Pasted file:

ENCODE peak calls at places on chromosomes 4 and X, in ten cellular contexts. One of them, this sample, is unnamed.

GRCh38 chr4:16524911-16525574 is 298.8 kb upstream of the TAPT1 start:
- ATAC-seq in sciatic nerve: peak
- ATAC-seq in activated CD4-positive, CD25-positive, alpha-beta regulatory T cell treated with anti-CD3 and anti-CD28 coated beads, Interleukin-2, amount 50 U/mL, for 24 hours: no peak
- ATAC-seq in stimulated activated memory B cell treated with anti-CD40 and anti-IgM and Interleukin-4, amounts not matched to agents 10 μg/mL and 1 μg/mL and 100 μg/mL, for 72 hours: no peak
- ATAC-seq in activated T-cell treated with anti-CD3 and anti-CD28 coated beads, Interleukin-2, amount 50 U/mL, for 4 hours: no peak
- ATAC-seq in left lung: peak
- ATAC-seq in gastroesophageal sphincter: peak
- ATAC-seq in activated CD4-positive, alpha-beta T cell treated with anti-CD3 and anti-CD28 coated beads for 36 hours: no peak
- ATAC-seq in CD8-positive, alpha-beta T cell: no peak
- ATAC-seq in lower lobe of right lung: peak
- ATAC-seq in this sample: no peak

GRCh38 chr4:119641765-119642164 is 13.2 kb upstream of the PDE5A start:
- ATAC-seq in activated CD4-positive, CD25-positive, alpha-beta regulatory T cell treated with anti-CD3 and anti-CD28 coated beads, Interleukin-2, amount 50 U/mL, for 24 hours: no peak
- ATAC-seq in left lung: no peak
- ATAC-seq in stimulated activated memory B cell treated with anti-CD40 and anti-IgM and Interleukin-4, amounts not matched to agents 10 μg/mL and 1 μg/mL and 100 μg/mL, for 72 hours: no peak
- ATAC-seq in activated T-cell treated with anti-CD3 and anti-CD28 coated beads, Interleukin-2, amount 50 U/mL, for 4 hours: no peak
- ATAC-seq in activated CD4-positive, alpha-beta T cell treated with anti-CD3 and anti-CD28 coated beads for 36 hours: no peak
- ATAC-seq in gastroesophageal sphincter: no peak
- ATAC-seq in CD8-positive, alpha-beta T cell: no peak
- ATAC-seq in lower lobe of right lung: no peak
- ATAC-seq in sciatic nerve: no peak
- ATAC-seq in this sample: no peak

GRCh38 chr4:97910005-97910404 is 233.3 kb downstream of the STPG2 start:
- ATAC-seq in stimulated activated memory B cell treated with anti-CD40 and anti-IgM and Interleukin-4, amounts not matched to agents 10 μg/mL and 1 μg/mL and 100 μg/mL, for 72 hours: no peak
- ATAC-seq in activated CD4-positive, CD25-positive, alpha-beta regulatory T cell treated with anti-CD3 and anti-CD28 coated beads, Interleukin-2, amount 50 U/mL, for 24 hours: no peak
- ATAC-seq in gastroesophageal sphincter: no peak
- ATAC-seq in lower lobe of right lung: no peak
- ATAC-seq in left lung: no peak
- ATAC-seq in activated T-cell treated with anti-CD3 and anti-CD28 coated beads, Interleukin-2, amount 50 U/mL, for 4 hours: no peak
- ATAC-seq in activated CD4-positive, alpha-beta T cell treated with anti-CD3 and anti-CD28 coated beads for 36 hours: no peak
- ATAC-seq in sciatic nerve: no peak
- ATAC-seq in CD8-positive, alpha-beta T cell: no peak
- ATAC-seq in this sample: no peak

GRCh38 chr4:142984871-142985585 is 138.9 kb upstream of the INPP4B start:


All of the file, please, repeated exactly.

ENCODE peak calls at places on chromosomes 4 and X, in ten cellular contexts. One of them, this sample, is unnamed.

GRCh38 chr4:16524911-16525574 is 298.8 kb upstream of the TAPT1 start:
- ATAC-seq in sciatic nerve: peak
- ATAC-seq in activated CD4-positive, CD25-positive, alpha-beta regulatory T cell treated with anti-CD3 and anti-CD28 coated beads, Interleukin-2, amount 50 U/mL, for 24 hours: no peak
- ATAC-seq in stimulated activated memory B cell treated with anti-CD40 and anti-IgM and Interleukin-4, amounts not matched to agents 10 μg/mL and 1 μg/mL and 100 μg/mL, for 72 hours: no peak
- ATAC-seq in activated T-cell treated with anti-CD3 and anti-CD28 coated beads, Interleukin-2, amount 50 U/mL, for 4 hours: no peak
- ATAC-seq in left lung: peak
- ATAC-seq in gastroesophageal sphincter: peak
- ATAC-seq in activated CD4-positive, alpha-beta T cell treated with anti-CD3 and anti-CD28 coated beads for 36 hours: no peak
- ATAC-seq in CD8-positive, alpha-beta T cell: no peak
- ATAC-seq in lower lobe of right lung: peak
- ATAC-seq in this sample: no peak

GRCh38 chr4:119641765-119642164 is 13.2 kb upstream of the PDE5A start:
- ATAC-seq in activated CD4-positive, CD25-positive, alpha-beta regulatory T cell treated with anti-CD3 and anti-CD28 coated beads, Interleukin-2, amount 50 U/mL, for 24 hours: no peak
- ATAC-seq in left lung: no peak
- ATAC-seq in stimulated activated memory B cell treated with anti-CD40 and anti-IgM and Interleukin-4, amounts not matched to agents 10 μg/mL and 1 μg/mL and 100 μg/mL, for 72 hours: no peak
- ATAC-seq in activated T-cell treated with anti-CD3 and anti-CD28 coated beads, Interleukin-2, amount 50 U/mL, for 4 hours: no peak
- ATAC-seq in activated CD4-positive, alpha-beta T cell treated with anti-CD3 and anti-CD28 coated beads for 36 hours: no peak
- ATAC-seq in gastroesophageal sphincter: no peak
- ATAC-seq in CD8-positive, alpha-beta T cell: no peak
- ATAC-seq in lower lobe of right lung: no peak
- ATAC-seq in sciatic nerve: no peak
- ATAC-seq in this sample: no peak

GRCh38 chr4:97910005-97910404 is 233.3 kb downstream of the STPG2 start:
- ATAC-seq in stimulated activated memory B cell treated with anti-CD40 and anti-IgM and Interleukin-4, amounts not matched to agents 10 μg/mL and 1 μg/mL and 100 μg/mL, for 72 hours: no peak
- ATAC-seq in activated CD4-positive, CD25-positive, alpha-beta regulatory T cell treated with anti-CD3 and anti-CD28 coated beads, Interleukin-2, amount 50 U/mL, for 24 hours: no peak
- ATAC-seq in gastroesophageal sphincter: no peak
- ATAC-seq in lower lobe of right lung: no peak
- ATAC-seq in left lung: no peak
- ATAC-seq in activated T-cell treated with anti-CD3 and anti-CD28 coated beads, Interleukin-2, amount 50 U/mL, for 4 hours: no peak
- ATAC-seq in activated CD4-positive, alpha-beta T cell treated with anti-CD3 and anti-CD28 coated beads for 36 hours: no peak
- ATAC-seq in sciatic nerve: no peak
- ATAC-seq in CD8-positive, alpha-beta T cell: no peak
- ATAC-seq in this sample: no peak

GRCh38 chr4:142984871-142985585 is 138.9 kb upstream of the INPP4B start: